“Don’t stop believin’
Hold on to that feelin’
Streetlight, people, oh oh oh Don’t stop believin’
Hold on to that feelin’” — Journey
Vengurla – 17 Sept 17
Today is the last day of my sojourn at Malvan. It is a 2-day ride to Panjim if I push it but why do it. This is the fag end of Konkan and I want to savour all of it. The weather has turned again. Menacing dark clouds dot the horizon and I realize that this leg will be wet. Yet I’ve seen so much and been through so much on this tour that it doesn’t faze me one bit. The ride to Vengurla passes through the still “under construction” Sindhudurg airport at Chipi-Parule (the completion date was 2014). A generous local on a motorcycle leads me through the airport boundary, over the runway and on to the other end via a small shortcut. 10 kilometres from Vengurla, I get my first puncture on this trip. It’s raining, but fortunately there is a small garage along the side of the road under which I can get to fixing my flat fat tyre.
Vengurla is a historical natural port. Given my Dutch connection, I was curious to see an ancient Dutch Factory erected in 1665 by Dutch East India Company’s envoy Rickloff Van Goens. However, the structure is in ruins today and not worth a second look. The beach at Mochemad was beautiful and made up for my disappointment. The moment I reach the beach, I get caught in a heavy shower that does not ebb until late the next morning.
Harmal – 18 Sept 17
Today is the day I step out of my beloved Konkan on to Goa. Shiroda is the last Konkan town and as I pass through, I am flagged down by a guy who runs a small hotel and he treats me to the best-scrambled eggs (anda bhurji) I have had on this trip. This small kindness is what endears Konkan to me. It is a slice of unspoilt rural India where people may not have much but they are willing to share it with an unknown passerby.
My welcome to Goa is under suspicion – “Stop for checking”, says the policeman on the border bridge. “Why? Is a bicycle the preferred means for smuggling into Goa?”, I ask. The policeman is not amused. He does the motions of looking through my panniers but is soon bored. “Go on”, he says. “No, I have two more bags that you haven’t searched, would you not like to take a look?”, I reply sardonically. The policeman is not amused at the least, but before it gets ugly a police jeep arrives with a senior officer who has again seen me in the newspaper and he is kind enough to give me a sheepish, “Welcome to Goa” greeting.
The moment I enter Goa, I regret it. The traffic is crazy, scooters being driven at breakneck speeds. People flag me down to ask me which country I’m from. The moment they realize I am an Indian, they lose interest and drive off. Apparently being Indian and a non-Catholic somehow turns you into a third class citizen. Harmal is a poor substitute for Konkan. The beach is covered in ramshackle shacks and while every shack advertises world cuisine, the food is atrociously bad.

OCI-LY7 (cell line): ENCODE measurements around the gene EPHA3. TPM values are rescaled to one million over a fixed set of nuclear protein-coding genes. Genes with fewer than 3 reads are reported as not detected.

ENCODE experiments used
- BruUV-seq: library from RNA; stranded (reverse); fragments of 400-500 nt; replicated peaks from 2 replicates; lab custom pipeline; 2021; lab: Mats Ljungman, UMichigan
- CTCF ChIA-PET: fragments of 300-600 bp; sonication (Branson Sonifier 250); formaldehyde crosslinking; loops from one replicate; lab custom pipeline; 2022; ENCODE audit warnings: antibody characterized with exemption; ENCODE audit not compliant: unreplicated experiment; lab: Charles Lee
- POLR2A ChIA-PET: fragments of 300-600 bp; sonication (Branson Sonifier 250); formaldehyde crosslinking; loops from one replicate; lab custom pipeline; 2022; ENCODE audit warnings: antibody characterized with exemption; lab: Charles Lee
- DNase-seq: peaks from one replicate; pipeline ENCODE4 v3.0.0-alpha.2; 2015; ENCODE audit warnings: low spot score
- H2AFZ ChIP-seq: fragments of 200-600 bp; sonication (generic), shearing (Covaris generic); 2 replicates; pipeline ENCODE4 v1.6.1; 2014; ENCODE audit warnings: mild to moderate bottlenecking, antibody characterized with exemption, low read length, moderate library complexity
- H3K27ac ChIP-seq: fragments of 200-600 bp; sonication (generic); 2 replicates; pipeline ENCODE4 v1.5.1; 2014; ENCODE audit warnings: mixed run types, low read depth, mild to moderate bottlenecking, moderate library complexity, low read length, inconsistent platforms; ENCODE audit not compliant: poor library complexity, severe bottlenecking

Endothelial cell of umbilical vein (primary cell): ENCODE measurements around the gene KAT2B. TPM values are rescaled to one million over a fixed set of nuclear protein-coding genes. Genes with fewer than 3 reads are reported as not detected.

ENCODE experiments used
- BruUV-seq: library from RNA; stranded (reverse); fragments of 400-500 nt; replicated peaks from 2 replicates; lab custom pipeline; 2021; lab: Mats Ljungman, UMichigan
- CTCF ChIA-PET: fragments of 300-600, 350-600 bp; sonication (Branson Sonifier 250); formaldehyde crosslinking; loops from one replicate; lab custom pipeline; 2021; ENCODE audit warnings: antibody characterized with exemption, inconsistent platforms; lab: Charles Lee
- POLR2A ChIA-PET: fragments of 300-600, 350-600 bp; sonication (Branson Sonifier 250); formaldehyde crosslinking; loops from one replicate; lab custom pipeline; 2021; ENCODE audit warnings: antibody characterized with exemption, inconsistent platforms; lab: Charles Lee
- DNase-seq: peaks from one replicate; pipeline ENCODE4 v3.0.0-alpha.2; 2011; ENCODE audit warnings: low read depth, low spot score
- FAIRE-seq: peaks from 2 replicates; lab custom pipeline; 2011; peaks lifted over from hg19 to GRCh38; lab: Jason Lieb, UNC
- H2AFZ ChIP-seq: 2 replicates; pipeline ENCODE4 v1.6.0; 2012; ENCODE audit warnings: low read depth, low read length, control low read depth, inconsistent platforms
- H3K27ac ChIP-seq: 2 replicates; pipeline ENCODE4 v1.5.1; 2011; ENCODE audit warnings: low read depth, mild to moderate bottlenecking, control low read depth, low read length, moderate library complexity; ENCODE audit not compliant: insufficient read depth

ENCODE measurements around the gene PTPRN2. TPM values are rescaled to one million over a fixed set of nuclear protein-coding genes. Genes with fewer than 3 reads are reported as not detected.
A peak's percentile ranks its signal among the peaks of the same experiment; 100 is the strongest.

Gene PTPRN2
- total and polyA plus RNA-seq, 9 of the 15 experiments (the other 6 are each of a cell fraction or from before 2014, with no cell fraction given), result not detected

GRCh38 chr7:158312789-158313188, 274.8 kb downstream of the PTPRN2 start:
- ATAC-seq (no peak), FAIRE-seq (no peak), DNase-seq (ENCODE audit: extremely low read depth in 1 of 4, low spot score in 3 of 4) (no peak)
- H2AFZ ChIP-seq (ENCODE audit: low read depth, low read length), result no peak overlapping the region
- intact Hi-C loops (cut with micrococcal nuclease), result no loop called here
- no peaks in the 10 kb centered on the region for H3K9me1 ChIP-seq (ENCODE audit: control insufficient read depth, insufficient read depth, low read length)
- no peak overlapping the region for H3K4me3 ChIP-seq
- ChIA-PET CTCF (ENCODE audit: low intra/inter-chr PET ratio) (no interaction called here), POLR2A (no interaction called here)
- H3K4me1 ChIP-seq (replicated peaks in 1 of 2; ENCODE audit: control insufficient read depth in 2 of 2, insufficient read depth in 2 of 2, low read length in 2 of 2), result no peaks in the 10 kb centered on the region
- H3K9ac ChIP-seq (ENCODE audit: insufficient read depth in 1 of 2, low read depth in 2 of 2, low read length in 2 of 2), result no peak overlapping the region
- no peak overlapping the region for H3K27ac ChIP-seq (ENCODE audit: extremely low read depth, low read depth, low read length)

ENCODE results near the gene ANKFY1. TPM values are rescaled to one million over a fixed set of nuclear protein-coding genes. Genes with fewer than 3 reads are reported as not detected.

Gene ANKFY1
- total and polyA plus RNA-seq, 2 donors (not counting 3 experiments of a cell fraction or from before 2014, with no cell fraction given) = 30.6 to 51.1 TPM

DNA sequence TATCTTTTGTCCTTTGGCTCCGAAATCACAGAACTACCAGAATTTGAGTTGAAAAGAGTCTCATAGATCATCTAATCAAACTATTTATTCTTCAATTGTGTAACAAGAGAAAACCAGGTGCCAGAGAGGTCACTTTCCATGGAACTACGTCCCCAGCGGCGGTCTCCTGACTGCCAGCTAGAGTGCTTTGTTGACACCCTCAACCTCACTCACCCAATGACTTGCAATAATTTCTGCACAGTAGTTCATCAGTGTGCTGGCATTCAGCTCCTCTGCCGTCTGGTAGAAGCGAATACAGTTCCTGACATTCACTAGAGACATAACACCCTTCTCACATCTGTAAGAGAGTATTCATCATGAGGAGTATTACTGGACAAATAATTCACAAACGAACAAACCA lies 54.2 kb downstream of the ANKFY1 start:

Candolim – 19 Sept 17
Even if Panjim is a stone’s throw away, my partner won’t be there to greet me until tomorrow. So I spend the day visiting the beautiful chapels and churches in small towns. Making a deliberate slow progress to Panjim. The beaches are run over by loud boisterous tourists and most of them seem to think this bicycle is for rent. I could have made some dough renting out the bicycle to revellers on the beach, but by now this fatbike has endeared itself to me. I have had nothing go wrong on it, except for one puncture, which if you consider the roads I’ve been riding on, is nothing short of a miracle. So I keep away from beaches most of the day – and explore the backroads, drink fresh and cheap coconut water and just watch the tourist antics.
Panjim – 20 Sept 17
“You cannot walk with a bicycle on the sidewalk”, says a shopkeeper. I’ve just stepped off the ferry into Panjim town and this is the reception I get. I ignore the bait. It’s the last mile on the last day of the #100BeachRide and as I make my way to Our Lady of the Immaculate Conception Church (Nossa Senhora da Immaculada Conceição), I have an urge to turn back and ride all the way back to Mumbai. But the church beckons, my partner is there grinning and happy to see me and I’m a bit drawn either way. Here’s what the audio log for my last photograph says –
“Its been a while since I’ve been on the road. At the end of this adventure comes a poignant moment where my happiness of achieving my goal hung in a balance with the sadness of the ride being over. This is not a great photograph but it is one where I was on that tipping point…Here’s to my partner who was always beside me in spirit, a wonderful ride, the people I met along the way, the happiness shared, the trials, the tribulations and the knackered knee…Here’s to everything that makes bikepacking on a fatbike so great. Thank you, India!”